COVID-19 with acute hepatitis A virus co-infection in a fully-vaccinated individual: a case report

Masra Lena Siregar, Rabid Yahya Putradasa, Arini Nisaul, Suheir Muzakkir


In a developing country with varying degree of public hygiene and sanitation, prevalent infectious diseases such as hepatitis A (HAV) could add to the burden of infection during coronavirus disease 2019 (COVID-19) pandemic and complicate its gastrointestinal and hepatic manifestation. Here we present a case COVID-19 with acute hepatitis A virus co-infection in a young female with fever, joint pain, non-productive cough, loss of smell, abdominal discomfort, darkened urine, and pale loose stool before admission. The significant finding was slightly icteric sclera, hepatomegaly with tenderness in the epigastrium and right upper quadrant, increase in aspartate aminotransferase, alanine aminotransferase, alkaline phosphatase, total bilirubin, C-reactive protein and, D-dimer. A naso-oropharyngeal swab examination for SARS-CoV-2 infection was positive, and IgM anti-HAV was reactive with a total anti-HAV titer >60 mIU/mL. Subsequently, she was hospitalized for 14 days, successfully recovered; her symptoms resolved and her level of liver enzymes back to normal, and she was discharged for self-isolation at home. RT-PCR for SARS-CoV-2 infection came back negative 7 days later. In light of the pandemic, physicians need to raise suspicion of co-infection of COVID-19 with other hepatitis viruses in cases with gastrointestinal and hepatic manifestation. A marked increase in liver enzyme may warrant further testing for hepatitis viruses where such infection should be suspected.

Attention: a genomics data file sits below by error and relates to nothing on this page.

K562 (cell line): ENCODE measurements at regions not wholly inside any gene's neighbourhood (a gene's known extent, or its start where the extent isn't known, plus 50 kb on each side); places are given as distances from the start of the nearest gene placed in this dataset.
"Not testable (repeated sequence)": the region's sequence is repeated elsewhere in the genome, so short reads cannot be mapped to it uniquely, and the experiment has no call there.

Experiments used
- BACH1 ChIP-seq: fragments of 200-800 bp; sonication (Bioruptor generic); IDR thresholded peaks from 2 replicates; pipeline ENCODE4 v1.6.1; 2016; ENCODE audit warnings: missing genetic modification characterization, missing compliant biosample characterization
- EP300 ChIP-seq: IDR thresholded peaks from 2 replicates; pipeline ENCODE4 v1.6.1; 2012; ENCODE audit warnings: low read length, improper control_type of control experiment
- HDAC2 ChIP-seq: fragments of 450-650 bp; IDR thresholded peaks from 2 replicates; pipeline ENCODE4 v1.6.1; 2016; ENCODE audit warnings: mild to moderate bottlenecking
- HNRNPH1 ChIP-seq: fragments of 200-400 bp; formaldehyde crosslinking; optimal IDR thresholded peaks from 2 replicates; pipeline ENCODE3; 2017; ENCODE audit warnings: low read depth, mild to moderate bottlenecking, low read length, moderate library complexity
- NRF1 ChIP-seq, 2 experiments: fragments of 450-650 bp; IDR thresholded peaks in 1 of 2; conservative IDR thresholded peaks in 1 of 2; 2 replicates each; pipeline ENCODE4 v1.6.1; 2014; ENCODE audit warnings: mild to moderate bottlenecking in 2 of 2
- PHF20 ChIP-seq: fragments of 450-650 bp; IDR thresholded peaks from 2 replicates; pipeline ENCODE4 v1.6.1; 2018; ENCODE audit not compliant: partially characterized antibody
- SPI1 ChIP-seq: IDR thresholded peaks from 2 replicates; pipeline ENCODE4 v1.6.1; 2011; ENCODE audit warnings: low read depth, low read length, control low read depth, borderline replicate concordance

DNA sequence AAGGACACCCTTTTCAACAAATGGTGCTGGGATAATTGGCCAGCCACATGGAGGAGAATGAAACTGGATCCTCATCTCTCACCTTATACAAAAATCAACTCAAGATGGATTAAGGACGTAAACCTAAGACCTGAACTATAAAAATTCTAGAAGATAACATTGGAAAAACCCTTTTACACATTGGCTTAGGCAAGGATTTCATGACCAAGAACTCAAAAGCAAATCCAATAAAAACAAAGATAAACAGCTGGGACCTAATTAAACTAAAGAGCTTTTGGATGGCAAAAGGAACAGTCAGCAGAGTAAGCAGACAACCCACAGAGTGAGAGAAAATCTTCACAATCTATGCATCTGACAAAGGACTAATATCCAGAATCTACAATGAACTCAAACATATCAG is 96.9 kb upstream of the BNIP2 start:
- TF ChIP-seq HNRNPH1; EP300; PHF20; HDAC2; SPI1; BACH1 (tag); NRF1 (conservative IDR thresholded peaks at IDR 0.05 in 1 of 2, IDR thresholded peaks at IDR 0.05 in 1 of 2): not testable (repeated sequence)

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2021 | Trends in Infection and Global Health (TIGH)